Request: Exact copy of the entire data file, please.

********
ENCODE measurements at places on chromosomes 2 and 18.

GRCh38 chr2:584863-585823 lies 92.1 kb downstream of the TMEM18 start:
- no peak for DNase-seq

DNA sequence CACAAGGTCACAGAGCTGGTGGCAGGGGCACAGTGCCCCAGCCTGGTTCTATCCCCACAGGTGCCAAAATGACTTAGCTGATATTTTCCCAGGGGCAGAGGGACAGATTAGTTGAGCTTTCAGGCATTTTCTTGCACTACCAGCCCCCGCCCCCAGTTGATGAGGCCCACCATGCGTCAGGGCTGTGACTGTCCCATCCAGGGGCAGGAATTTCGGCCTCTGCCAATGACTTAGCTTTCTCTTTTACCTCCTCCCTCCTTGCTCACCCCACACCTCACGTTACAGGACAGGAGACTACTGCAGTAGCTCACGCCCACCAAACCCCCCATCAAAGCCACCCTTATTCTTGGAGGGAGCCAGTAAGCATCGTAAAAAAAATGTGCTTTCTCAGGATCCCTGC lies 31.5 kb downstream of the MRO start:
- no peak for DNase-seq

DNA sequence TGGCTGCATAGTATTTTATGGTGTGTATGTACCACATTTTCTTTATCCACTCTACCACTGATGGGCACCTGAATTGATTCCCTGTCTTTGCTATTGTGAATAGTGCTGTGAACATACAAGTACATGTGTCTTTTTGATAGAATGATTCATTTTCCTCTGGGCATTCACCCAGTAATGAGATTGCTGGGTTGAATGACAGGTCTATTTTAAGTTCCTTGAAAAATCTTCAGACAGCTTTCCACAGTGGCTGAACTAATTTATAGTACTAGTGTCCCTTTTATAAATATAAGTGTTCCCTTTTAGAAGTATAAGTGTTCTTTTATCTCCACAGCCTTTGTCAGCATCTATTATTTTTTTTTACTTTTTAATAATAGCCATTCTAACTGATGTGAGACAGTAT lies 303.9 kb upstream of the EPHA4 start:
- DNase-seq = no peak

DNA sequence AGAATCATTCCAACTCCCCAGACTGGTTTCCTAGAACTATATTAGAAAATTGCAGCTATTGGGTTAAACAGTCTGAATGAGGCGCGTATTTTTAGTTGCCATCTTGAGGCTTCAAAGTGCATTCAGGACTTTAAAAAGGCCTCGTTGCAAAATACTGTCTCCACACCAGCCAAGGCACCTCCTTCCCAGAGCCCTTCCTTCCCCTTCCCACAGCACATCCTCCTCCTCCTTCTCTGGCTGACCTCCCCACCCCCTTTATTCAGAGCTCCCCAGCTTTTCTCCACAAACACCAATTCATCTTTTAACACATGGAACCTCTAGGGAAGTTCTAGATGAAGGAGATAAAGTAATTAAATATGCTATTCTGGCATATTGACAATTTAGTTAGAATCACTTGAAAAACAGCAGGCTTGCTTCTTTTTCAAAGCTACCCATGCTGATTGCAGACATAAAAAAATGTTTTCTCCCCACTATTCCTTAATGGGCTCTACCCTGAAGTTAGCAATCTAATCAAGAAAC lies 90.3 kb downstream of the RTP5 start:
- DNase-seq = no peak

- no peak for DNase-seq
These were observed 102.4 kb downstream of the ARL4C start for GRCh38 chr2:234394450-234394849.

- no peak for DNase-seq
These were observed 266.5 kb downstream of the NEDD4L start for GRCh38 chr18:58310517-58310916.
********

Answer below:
ENCODE measurements at places on chromosomes 2 and 18.

GRCh38 chr2:584863-585823 lies 92.1 kb downstream of the TMEM18 start:
- no peak for DNase-seq

DNA sequence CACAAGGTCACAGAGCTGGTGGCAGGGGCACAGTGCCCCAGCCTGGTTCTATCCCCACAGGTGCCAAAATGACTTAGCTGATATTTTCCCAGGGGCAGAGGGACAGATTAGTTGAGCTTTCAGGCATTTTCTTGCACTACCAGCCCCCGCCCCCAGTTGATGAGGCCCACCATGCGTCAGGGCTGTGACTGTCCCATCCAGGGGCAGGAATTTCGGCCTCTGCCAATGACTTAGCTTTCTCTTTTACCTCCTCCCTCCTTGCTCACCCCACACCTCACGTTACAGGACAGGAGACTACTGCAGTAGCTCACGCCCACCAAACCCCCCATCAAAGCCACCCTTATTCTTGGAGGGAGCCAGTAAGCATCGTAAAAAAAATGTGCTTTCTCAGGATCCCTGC lies 31.5 kb downstream of the MRO start:
- no peak for DNase-seq

DNA sequence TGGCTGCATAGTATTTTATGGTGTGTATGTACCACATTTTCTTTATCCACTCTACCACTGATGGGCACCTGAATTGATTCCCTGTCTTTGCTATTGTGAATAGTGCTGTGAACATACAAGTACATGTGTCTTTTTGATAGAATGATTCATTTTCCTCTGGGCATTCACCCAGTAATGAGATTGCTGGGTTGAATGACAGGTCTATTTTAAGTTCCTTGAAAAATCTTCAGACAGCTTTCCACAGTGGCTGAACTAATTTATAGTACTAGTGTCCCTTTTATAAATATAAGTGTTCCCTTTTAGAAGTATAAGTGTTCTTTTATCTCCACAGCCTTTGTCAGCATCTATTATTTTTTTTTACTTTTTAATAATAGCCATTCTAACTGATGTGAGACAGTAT lies 303.9 kb upstream of the EPHA4 start:
- DNase-seq = no peak

DNA sequence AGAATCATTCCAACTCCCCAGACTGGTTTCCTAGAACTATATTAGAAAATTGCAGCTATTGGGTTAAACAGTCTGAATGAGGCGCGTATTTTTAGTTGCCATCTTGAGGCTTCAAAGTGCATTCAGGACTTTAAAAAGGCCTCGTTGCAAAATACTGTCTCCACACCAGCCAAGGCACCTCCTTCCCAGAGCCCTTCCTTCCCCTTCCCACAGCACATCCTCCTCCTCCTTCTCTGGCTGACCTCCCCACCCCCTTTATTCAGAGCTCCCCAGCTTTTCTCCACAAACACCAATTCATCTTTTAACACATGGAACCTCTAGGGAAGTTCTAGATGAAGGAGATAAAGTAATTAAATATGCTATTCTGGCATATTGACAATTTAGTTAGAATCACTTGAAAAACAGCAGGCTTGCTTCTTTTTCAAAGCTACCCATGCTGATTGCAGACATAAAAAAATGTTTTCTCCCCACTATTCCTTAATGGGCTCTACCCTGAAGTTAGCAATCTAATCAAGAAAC lies 90.3 kb downstream of the RTP5 start:
- DNase-seq = no peak

- no peak for DNase-seq
These were observed 102.4 kb downstream of the ARL4C start for GRCh38 chr2:234394450-234394849.

- no peak for DNase-seq
These were observed 266.5 kb downstream of the NEDD4L start for GRCh38 chr18:58310517-58310916.